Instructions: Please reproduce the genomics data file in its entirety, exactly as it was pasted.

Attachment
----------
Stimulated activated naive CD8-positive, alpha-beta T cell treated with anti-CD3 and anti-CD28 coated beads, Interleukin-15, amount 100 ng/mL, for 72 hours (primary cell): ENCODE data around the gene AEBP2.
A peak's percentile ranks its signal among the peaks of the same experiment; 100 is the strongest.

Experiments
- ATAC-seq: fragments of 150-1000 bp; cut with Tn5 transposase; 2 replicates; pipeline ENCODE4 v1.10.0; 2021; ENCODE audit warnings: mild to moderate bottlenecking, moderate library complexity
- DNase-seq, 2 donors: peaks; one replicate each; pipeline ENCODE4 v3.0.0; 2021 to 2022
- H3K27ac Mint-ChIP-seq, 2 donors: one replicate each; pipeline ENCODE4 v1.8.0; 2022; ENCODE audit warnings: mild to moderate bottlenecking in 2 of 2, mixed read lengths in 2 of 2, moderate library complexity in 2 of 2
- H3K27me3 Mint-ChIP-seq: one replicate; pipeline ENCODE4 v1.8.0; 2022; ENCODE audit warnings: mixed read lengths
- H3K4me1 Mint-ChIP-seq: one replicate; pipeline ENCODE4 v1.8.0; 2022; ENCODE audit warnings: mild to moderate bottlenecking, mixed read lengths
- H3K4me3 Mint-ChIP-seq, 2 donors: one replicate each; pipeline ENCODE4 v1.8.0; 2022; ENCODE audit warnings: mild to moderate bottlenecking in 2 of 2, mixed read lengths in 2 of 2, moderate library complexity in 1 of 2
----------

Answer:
Stimulated activated naive CD8-positive, alpha-beta T cell treated with anti-CD3 and anti-CD28 coated beads, Interleukin-15, amount 100 ng/mL, for 72 hours (primary cell): ENCODE data around the gene AEBP2.
A peak's percentile ranks its signal among the peaks of the same experiment; 100 is the strongest.

Experiments
- ATAC-seq: fragments of 150-1000 bp; cut with Tn5 transposase; 2 replicates; pipeline ENCODE4 v1.10.0; 2021; ENCODE audit warnings: mild to moderate bottlenecking, moderate library complexity
- DNase-seq, 2 donors: peaks; one replicate each; pipeline ENCODE4 v3.0.0; 2021 to 2022
- H3K27ac Mint-ChIP-seq, 2 donors: one replicate each; pipeline ENCODE4 v1.8.0; 2022; ENCODE audit warnings: mild to moderate bottlenecking in 2 of 2, mixed read lengths in 2 of 2, moderate library complexity in 2 of 2
- H3K27me3 Mint-ChIP-seq: one replicate; pipeline ENCODE4 v1.8.0; 2022; ENCODE audit warnings: mixed read lengths
- H3K4me1 Mint-ChIP-seq: one replicate; pipeline ENCODE4 v1.8.0; 2022; ENCODE audit warnings: mild to moderate bottlenecking, mixed read lengths
- H3K4me3 Mint-ChIP-seq, 2 donors: one replicate each; pipeline ENCODE4 v1.8.0; 2022; ENCODE audit warnings: mild to moderate bottlenecking in 2 of 2, mixed read lengths in 2 of 2, moderate library complexity in 1 of 2